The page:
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Gay Blood Ban Finds Support: Naperville Anti-Gay Group Pushes To Uphold Policy

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Though the Naperville, Ill.-based anti-gay group Americans For Truth About Homosexuality (AFTAH) recently lost their 501(c)3, tax-exempt organizational status, the group, officially designated as a hate group by the Southern Poverty Law Center last year, is keeping busy with a new campaign to uphold the federal ban against gay blood donors.

AFTAH's campaign, called "Keep the Gay Blood Ban" or "KGB²," was announced last Friday. The campaign urges individuals to contact their senators and congressmen "to put the safety of Americans — and a pristine blood supply — ahead of the demands of the selfish Homosexuality Lobby." The group urges, further, for Congress to embark on an "investigation into the health hazards of homosexual behaviors (just as the government studied the dangers of smoking)."

As AFTAH president Peter LaBarbera hints at, the U.S. Department of Health and Human Services has taken steps in the last year toward dismantling the gay blood ban, which has been on the books since 1983, according to the Washington Independent. In 2010, some 40 members of U.S. Congress, led by Sen. John Kerry (D-Mass.) and Rep. Mike Quigley (D-Ill.), called for the department to lift the ban. Just last month, the department announced that they had begun a comprehensive evaluation of doing just that.

LaBarbera lashes out against Kerry and Quigley for ignoring "the politically incorrect reality is that male-on-male sex and the 'gay' sexual culture are extremely high-risk due directly to the dangerously perverse and unsanitary acts – and unprecedented promiscuity — practiced by 'men who have sex with men.'" With its new campaign, LaBarbera vows to present the "harsh, shocking realities of homosexual sexual behavior," and is getting started with a number of "graphic and vulgar descriptions of homosexual acts" excerpted throughout his post.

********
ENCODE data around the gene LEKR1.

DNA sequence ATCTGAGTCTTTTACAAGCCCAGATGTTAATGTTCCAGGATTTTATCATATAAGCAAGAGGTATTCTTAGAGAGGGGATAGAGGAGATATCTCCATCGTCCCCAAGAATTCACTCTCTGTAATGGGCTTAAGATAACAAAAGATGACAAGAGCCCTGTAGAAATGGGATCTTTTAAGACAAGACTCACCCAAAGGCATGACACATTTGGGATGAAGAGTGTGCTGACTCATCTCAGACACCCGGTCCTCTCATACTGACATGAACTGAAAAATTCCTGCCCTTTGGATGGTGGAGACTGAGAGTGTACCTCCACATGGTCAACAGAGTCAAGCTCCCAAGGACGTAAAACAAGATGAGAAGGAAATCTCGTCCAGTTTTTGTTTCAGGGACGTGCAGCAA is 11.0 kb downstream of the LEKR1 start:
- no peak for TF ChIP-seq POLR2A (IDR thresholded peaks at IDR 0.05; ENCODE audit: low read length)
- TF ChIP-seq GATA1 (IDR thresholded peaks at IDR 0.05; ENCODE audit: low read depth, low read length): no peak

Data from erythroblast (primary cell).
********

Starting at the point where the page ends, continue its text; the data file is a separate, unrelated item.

The existing ban prohibits any man who has sex with another man even once since 1977 from donating blood and has sometimes resulted in donors who are "effeminate" being turned away from donation centers -- as 22-year-old Aaron Pace experienced in Gary, Ind., last month.

In a statement released in late July, Quigley said that he, alongside Kerry would "continue to push for a behavior-based screening process both in the name of fairness and a safer blood supply.”

Current law requires that all donated blood be tested for HIV and other infectious diseases as it is. A 2010 study by the Williams Institute estimated that, if the gay blood donor ban would be lifted, the nation's blood supply would be increased by more than 200,000 pints per year.

Photo by mikecogh via Flickr.

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